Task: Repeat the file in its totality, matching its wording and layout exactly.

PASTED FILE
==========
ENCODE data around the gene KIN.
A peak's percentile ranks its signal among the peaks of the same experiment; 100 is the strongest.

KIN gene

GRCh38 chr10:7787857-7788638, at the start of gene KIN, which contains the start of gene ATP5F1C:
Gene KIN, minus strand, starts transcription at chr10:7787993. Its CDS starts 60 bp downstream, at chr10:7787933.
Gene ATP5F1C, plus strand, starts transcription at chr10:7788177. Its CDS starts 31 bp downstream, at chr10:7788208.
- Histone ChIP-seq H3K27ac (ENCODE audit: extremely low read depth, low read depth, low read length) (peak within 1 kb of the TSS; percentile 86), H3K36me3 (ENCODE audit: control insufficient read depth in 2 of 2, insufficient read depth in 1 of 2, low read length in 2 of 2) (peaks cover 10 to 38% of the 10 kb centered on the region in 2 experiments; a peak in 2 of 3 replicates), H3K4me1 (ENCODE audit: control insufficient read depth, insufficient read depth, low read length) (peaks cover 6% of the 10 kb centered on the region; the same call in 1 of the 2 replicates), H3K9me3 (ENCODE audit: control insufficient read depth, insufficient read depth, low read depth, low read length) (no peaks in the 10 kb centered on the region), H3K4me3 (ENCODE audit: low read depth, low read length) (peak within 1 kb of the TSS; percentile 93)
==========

ENCODE data around the gene KIN.
A peak's percentile ranks its signal among the peaks of the same experiment; 100 is the strongest.

KIN gene

GRCh38 chr10:7787857-7788638, at the start of gene KIN, which contains the start of gene ATP5F1C:
Gene KIN, minus strand, starts transcription at chr10:7787993. Its CDS starts 60 bp downstream, at chr10:7787933.
Gene ATP5F1C, plus strand, starts transcription at chr10:7788177. Its CDS starts 31 bp downstream, at chr10:7788208.
- Histone ChIP-seq H3K27ac (ENCODE audit: extremely low read depth, low read depth, low read length) (peak within 1 kb of the TSS; percentile 86), H3K36me3 (ENCODE audit: control insufficient read depth in 2 of 2, insufficient read depth in 1 of 2, low read length in 2 of 2) (peaks cover 10 to 38% of the 10 kb centered on the region in 2 experiments; a peak in 2 of 3 replicates), H3K4me1 (ENCODE audit: control insufficient read depth, insufficient read depth, low read length) (peaks cover 6% of the 10 kb centered on the region; the same call in 1 of the 2 replicates), H3K9me3 (ENCODE audit: control insufficient read depth, insufficient read depth, low read depth, low read length) (no peaks in the 10 kb centered on the region), H3K4me3 (ENCODE audit: low read depth, low read length) (peak within 1 kb of the TSS; percentile 93)